Elon Musk Shows Off Incredible Tesla Model 3 Crash Test Video

Eat your heart out, Volvo.


Tesla has been hyping up the safety of its vehicles for years, but on Friday night Tesla CEO Elon Musk casually dropped a stupendous clip of side-by-side footage that shows just how the brand-new Tesla Model 3 holds up to punishment.

Musk unveiled the Tesla Model 3 Friday evening in a raucous live-streamed event, and one of the most notable parts of the presentation was watching how well the new car withstands damage and destruction.

When designing the Model 3, Tesla’s engineers sought to make something “light, but also affordable,” Musk explained. “Where this really shows up is in things like safety.”

And he wasn’t lying. A quick glimpse at a side-by-side crash demonstration feed with the Volvo S60 — a vehicle with its own 5-star safety rating — illustrates the dramatically higher safety standards Tesla is pursuing with its latest car.



“There are a lot of cars that say they are 5-star … there is not a scientific metric,” Musk wryly pointed out. “The Volvo [S60] is arguably the second safest car in the world.”

“It is obvious,” he emphasized, “which car you would prefer to be in in an accident.”

Musk has played up this distinction before, noting how the unique design of electric vehicles can actually make them safer for their occupants and the occupants of other vehicles they hit, largely because the lack of a traditional engine block increases the crumple zones.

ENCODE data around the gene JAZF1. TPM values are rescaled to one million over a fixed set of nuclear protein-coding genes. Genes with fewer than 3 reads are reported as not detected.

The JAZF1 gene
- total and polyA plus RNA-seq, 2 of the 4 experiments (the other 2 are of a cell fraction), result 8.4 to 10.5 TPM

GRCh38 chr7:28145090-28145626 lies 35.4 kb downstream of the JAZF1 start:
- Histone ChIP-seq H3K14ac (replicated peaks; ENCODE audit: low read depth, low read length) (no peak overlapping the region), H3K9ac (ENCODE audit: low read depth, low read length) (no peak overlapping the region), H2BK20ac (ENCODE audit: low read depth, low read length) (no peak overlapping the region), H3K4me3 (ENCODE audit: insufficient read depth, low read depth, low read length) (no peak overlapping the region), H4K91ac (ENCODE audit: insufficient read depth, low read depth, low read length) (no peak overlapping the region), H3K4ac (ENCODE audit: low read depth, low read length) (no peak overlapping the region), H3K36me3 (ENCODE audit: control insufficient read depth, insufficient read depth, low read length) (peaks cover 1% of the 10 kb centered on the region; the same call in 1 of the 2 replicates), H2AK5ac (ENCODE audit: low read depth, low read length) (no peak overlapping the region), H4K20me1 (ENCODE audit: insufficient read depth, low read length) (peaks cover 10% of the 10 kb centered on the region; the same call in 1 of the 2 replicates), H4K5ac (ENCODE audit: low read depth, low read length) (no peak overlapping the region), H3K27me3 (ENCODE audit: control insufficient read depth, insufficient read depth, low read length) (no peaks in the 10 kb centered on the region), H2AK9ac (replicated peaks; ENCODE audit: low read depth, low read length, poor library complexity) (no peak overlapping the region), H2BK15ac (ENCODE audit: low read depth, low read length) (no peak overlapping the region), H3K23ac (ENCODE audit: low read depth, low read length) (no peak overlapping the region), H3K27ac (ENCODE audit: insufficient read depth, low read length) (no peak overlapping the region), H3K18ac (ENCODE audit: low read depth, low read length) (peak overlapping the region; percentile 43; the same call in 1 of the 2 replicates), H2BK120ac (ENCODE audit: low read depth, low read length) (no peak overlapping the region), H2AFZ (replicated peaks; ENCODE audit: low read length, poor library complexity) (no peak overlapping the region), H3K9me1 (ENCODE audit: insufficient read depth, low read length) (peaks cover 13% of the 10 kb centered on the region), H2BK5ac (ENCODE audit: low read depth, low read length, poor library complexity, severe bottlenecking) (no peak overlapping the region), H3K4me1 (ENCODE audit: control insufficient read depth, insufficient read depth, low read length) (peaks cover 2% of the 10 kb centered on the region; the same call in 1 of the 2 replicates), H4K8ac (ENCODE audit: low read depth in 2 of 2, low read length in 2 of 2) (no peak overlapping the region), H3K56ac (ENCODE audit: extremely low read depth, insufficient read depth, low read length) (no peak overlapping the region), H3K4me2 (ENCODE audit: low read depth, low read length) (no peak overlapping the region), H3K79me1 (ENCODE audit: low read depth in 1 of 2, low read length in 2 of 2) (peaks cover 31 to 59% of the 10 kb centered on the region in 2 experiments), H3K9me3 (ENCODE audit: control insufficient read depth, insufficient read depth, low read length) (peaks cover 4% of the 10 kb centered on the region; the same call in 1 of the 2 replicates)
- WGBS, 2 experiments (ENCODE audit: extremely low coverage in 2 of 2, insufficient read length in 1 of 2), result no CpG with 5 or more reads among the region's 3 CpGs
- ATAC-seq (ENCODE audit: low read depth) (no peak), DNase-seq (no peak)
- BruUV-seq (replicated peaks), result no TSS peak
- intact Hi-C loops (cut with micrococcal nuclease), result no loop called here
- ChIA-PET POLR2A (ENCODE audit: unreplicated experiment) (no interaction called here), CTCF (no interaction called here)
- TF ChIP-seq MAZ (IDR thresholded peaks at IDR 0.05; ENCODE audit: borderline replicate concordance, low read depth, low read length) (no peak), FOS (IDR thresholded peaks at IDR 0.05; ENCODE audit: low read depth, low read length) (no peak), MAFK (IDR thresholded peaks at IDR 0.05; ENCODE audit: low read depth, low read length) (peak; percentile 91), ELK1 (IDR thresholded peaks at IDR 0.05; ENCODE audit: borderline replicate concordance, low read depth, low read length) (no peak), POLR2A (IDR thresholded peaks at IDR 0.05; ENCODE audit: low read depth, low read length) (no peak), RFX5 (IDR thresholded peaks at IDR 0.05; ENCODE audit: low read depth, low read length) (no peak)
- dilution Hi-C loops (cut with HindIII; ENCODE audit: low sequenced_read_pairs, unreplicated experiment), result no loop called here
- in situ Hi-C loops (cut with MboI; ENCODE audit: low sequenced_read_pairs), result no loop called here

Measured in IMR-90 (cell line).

The video speaks for itself, although certainly other third-party motor vehicle safety raters will seek to test out the veracity of Musk’s claim for themselves. Nevertheless, the video is a pretty robust sign Tesla isn’t simply focused on turning conventional car designs into electric, but rather improving such designs on multiple fronts. Tesla’s biggest selling point has always been that it’s a more sustainable, environmentally-friendly option for driving around the country than any other motor vehicle. It’s kind of an obvious advantage for electric cars — and the safety standards are just icing on the cake.

Check out a slightly longer version of the video here:

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